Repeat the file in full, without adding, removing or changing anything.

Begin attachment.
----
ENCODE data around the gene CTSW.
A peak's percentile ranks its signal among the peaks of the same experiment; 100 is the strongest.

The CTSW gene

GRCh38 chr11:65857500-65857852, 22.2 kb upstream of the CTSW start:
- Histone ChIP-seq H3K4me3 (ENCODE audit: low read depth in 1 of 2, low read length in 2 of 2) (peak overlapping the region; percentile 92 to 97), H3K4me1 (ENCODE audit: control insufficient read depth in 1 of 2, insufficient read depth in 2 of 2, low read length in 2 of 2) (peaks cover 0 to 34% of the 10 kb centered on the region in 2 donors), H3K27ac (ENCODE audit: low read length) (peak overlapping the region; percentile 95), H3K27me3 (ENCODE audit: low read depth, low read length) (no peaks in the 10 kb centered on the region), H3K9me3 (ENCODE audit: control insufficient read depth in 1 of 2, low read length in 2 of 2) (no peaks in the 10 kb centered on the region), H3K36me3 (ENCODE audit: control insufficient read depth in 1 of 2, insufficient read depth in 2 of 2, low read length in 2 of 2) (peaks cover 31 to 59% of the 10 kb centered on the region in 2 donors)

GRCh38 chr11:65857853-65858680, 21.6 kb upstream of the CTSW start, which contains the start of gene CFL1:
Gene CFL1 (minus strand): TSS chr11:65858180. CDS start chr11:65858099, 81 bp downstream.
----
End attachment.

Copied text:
ENCODE data around the gene CTSW.
A peak's percentile ranks its signal among the peaks of the same experiment; 100 is the strongest.

The CTSW gene

GRCh38 chr11:65857500-65857852, 22.2 kb upstream of the CTSW start:
- Histone ChIP-seq H3K4me3 (ENCODE audit: low read depth in 1 of 2, low read length in 2 of 2) (peak overlapping the region; percentile 92 to 97), H3K4me1 (ENCODE audit: control insufficient read depth in 1 of 2, insufficient read depth in 2 of 2, low read length in 2 of 2) (peaks cover 0 to 34% of the 10 kb centered on the region in 2 donors), H3K27ac (ENCODE audit: low read length) (peak overlapping the region; percentile 95), H3K27me3 (ENCODE audit: low read depth, low read length) (no peaks in the 10 kb centered on the region), H3K9me3 (ENCODE audit: control insufficient read depth in 1 of 2, low read length in 2 of 2) (no peaks in the 10 kb centered on the region), H3K36me3 (ENCODE audit: control insufficient read depth in 1 of 2, insufficient read depth in 2 of 2, low read length in 2 of 2) (peaks cover 31 to 59% of the 10 kb centered on the region in 2 donors)

GRCh38 chr11:65857853-65858680, 21.6 kb upstream of the CTSW start, which contains the start of gene CFL1:
Gene CFL1 (minus strand): TSS chr11:65858180. CDS start chr11:65858099, 81 bp downstream.